We consider a TWRC consisting of two source nodes S 1 and S 2 and N relay node R N as shown in Fig. 1. Each node is equipped with a single antenna. We assume that the channels are reciprocal, i.e., the source-to-relay channel coefficients are the same as the relay-to-source channel coefficients. Assume f i and g i denote the channel coefficients from source 1 and source 2 to relay node i, respectively. Thus, for the total system, we have the channel vectors f=[f 1,f 2,...f N ] T and g=[g 1,g 2,…g N ] T . In the first time slot, for the source node S t , for t{1,2}, the information signal x t is transmitted to the relay nodes. In this paper, we assume that each transmit antenna satisfies the unity transmission power constraint, which is \(\text {tr}\{x_{t}{x^{H}_{t}}\}=1\). The received signals at relay nodes can be expressed as
$$\begin{array}{@{}rcl@{}} \mathbf{k}_{R}=\sqrt{P_{1}}\mathbf{f}x_{1}+\sqrt{P_{2}}\mathbf{g}x_{2}+\mathbf{n}_{R}, \end{array} $$
(1)
Fig. 1

The two-way multi-relay network

where P t denotes the transmit power, \(\mathbf {k}_{R}\in {\mathbb {C}^{N\times 1}}\) indicates the received signal vector, and \(\mathbf {n}_{R}\sim {\mathcal {CN}(0,\mathbf {I}_{N})}\) represents the additive white Gaussian noise (AWGN) vector with zero mean and the variance I N at relay nodes.

In the second time slot, the relay node R i linearly amplifies k R with an N×N beamforming matrix W=d i a g(w), where w=[w 1,w 2,...,w N ], and then broadcasts the amplified signal vector x R to source nodes 1 and 2. Since the transmit power of souse node S t is given as P t , by assuming n R with zero mean and the variance I N and the transmitted signals x 1 and x 2 are independent, in order to normalize the relay transmit power, we propose the following power normalization vector:
$$\begin{array}{@{}rcl@{}} \rho=1/\sqrt{P_{1}+P_{2}+1}. \end{array} $$
(2)
The signal transmitted from relay node can be expressed as
$$\begin{array}{@{}rcl@{}} \mathbf{x}_{R}=\rho\textbf{W}\mathbf{k}_{R}. \end{array} $$
(3)
As shown in [7], to guarantee that the relays transmit only their own received signal and there is no data exchange among the relays, the weight matrix is diagonal which follows the distributed manner. From (3), the total transmit power used by the relay nodes can be expressed as
$$\begin{array}{@{}rcl@{}} P_{R}&=&\mathbf{E}\left\{\left\|\mathbf{x}_{R}\right\|^{2}_{2}\right\}=\text{tr}\left\{\rho^{2}\mathbf{W}\mathbf{k}_{R}\mathbf{k}^{H}_{R}\mathbf{W}^{H}\right\}\notag\\ &=&\text{tr}\left\{\mathbf{w}\mathbf{D}\mathbf{w}^{H}\right\}, \end{array} $$
(4)
where D=ρ 2{F F H +G G H +I N } with F=d i a g(f) and G=d i a g(g). In TWRN, since the signal transmitted by the transceiver nodes reappear as self-interference, by employing the successive interference cancellation (SIC), the self-interference can be completely eliminated with perfect channel state information (CSI) [15]. Based on this principle and assuming the CSIs are perfectly known at each source node i, the self-interference components can be efficiently canceled. After the self-interference cancellation, the received signal vectors at S 1 and S 2 can be written as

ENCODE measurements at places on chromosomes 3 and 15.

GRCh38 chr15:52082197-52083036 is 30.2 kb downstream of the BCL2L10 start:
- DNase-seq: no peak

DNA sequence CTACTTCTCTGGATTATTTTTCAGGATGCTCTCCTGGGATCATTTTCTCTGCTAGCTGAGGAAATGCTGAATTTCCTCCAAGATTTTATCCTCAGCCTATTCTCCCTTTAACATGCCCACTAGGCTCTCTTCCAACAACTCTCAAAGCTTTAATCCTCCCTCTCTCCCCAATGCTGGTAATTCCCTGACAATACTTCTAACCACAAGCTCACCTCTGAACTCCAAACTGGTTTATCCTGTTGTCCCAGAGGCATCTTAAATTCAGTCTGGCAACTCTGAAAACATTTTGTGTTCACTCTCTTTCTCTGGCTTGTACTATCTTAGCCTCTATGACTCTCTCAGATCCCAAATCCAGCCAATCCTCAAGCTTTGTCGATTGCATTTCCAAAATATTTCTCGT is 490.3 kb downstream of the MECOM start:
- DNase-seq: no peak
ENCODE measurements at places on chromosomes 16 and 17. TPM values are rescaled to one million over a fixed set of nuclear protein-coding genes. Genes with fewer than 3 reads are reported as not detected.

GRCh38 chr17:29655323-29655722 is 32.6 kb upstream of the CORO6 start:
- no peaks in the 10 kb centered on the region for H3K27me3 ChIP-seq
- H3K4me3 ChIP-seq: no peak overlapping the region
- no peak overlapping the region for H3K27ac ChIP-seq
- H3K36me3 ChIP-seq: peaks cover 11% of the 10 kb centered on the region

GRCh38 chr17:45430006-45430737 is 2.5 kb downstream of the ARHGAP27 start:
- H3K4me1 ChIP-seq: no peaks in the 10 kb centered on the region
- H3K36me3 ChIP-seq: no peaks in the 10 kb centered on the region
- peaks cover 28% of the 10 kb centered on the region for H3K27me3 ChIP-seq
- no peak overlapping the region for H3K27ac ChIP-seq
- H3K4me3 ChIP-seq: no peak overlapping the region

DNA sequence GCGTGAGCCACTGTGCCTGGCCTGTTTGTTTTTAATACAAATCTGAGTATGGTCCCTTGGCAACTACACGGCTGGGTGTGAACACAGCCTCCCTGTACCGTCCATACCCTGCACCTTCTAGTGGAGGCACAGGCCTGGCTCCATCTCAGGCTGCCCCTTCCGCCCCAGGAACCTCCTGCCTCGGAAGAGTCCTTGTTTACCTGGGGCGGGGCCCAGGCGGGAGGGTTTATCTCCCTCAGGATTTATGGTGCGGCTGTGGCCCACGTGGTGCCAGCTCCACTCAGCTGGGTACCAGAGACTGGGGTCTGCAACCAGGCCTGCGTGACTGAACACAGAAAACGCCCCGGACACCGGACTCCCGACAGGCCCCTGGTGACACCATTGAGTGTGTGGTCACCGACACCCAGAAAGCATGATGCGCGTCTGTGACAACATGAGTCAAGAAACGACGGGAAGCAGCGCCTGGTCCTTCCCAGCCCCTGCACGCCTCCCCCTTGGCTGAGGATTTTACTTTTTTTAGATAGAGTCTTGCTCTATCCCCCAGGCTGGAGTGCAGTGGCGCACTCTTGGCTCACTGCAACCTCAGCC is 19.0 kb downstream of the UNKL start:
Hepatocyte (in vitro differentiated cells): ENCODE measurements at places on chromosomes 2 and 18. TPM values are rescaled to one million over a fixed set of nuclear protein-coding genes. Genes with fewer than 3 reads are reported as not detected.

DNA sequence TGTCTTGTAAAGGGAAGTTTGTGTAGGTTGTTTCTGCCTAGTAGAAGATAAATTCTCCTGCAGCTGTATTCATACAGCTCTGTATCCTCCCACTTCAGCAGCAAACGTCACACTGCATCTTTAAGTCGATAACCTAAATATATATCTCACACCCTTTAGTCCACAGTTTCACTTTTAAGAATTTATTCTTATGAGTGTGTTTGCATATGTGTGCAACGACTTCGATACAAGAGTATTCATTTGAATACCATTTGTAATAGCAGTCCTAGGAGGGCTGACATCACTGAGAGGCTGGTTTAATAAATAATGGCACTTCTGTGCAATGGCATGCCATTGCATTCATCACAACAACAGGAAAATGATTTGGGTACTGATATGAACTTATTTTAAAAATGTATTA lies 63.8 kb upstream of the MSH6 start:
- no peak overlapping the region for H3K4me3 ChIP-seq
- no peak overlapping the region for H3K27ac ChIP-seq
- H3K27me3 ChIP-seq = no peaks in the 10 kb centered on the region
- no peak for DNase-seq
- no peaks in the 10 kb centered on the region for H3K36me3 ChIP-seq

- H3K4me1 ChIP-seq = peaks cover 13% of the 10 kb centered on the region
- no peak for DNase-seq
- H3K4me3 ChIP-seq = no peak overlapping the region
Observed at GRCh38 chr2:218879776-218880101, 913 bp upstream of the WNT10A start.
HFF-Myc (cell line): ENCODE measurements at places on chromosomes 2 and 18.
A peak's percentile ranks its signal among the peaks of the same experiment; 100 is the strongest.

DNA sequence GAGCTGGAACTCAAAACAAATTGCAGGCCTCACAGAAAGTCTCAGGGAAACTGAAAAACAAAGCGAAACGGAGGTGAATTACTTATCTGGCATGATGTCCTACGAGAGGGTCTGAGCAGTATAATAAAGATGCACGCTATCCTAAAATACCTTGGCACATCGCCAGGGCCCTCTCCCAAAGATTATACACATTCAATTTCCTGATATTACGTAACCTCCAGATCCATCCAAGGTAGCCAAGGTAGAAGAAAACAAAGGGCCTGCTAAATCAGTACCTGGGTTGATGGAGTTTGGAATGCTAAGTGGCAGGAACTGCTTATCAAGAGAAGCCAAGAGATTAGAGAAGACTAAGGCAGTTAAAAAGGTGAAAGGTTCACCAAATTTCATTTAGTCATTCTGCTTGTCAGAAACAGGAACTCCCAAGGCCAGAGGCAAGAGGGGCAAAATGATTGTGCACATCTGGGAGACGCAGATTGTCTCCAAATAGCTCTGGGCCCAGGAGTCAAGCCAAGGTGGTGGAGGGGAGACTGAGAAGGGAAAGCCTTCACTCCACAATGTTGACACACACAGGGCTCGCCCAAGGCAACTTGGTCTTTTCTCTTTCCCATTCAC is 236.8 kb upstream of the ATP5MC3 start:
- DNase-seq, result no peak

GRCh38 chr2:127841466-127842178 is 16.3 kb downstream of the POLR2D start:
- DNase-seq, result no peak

$$\begin{array}{@{}rcl@{}} &&\mathbf{y}_{1}=\rho\sqrt{P_{2}}\mathbf{w}\mathbf{F}\mathbf{g}x_{2}+\rho\mathbf{w}\mathbf{F}\mathbf{n}_{R}+\mathbf{n}_{1}\notag\\ &&\mathbf{y}_{2}=\rho\sqrt{P_{1}}\mathbf{w}\mathbf{G}\mathbf{f}x_{1}+\rho\mathbf{w}\mathbf{G}\mathbf{n}_{R}+\mathbf{n}_{2}, \end{array} $$
(5)
where n t is the noise vector at S t with mean zero and variance 1. From (5), the SNR at sources 1 and 2 can be expressed as
$$\begin{array}{@{}rcl@{}} \text{SNR}_{1}=\frac{\rho^{2}P_{2}\mathbf{w}\mathbf{h}\mathbf{h}^{H}\mathbf{w}^{H}}{\rho^{2}\mathbf{w}\mathbf{D}_{1}\mathbf{w}^{H}+1}, \end{array} $$
(6)
and
$$\begin{array}{@{}rcl@{}} \text{SNR}_{2}=\frac{\rho^{2}P_{1}\mathbf{w}\mathbf{h}\mathbf{h}^{H}\mathbf{w}^{H}}{\rho^{2}\mathbf{w}\mathbf{D}_{2}\mathbf{w}^{H}+1}, \end{array} $$
(7)

where h=fg, D 1=F F H , and D 2=G G H . In the next section, we will propose an enhanced beamforming design to efficiently obtain SR.

3 Enhanced beamforming design and sum-rate maximization

The SR of the two source nodes in the proposed system model can be written as:
$$\begin{array}{@{}rcl@{}} R_{\text{sum}}=R_{1}+R_{2}. \end{array} $$
(8)
Our goal is to find the relay amplification matrix W which maximizes the sum-rate R sum subject to a power constraint at the relay. Under the definition of the mutual information, we have
$$\begin{array}{@{}rcl@{}} &&R_{t}=\frac{1}{2}\text{log}_{2}(1+\text{SNR}_{t}), \end{array} $$
(9)
where \(\frac {1}{2}\) is due to the half-duplex relay. Synthesizing (8)–(9), the sum-rate can be expressed as
$$ \begin{aligned} R_{\text{sum}}=&\frac{1}{2}\text{log}_{2}\left(1+\frac{\rho^{2}P_{2}\mathbf{w}\mathbf{h}\mathbf{h}^{H}\mathbf{w}^{H}}{\rho^{2}\mathbf{w}\mathbf{D}_{1}\mathbf{w}^{H}+1}\right)\\ +&\frac{1}{2}\text{log}_{2}\left(1+\frac{\rho^{2}P_{1}\mathbf{w}\mathbf{h}\mathbf{h}^{H}\mathbf{w}^{H}}{\rho^{2}\mathbf{w}\mathbf{D}_{2}\mathbf{w}^{H}+1}\right). \end{aligned} $$
(10)
Therefore, the optimization problem of the sum-rate respect to the total relay power constraint can be formulated as:
$$\begin{array}{@{}rcl@{}} Q_{1}:~&\underset{\mathbf{w}}{\text{max}}&~~~~~~R_{\text{sum}} \end{array} $$
(11)
$$\begin{array}{@{}rcl@{}} &s.t.&~\mathbf{wDw}^{H}\leq{P_{R}}. \end{array} $$
(12)
Using log(a)+log(b)=log(a b), the sum-rate R sum can be rewritten as
$$ \begin{aligned} R_{\text{sum}}=\frac{1}{2}\text{log}_{2}\left\{\left(1+\frac{\rho^{2}P_{2}\mathbf{w}\mathbf{h}\mathbf{h}^{H}\mathbf{w}^{H}}{\rho^{2}\mathbf{w}\mathbf{D}_{1}\mathbf{w}^{H}+1}\right)\right. \\ \times\left.\left(1+\frac{\rho^{2}P_{1}\mathbf{w}\mathbf{h}\mathbf{h}^{H}\mathbf{w}^{H}}{\rho^{2}\mathbf{w}\mathbf{D}_{2}\mathbf{w}^{H}+1}\right)\right\}. \end{aligned} $$
(13)
Since the optimal solution of {max (1+A)(1+B)} is equivalent to the problem \(\left \{\text {min}~\left (\frac {1}{A}+\frac {1}{B}\right)\right \}\) [16] and \(\frac {1}{2}\text {log}(x)\) is a monotonic function, consider the high transmit SNR case, (11) can be approximately converted into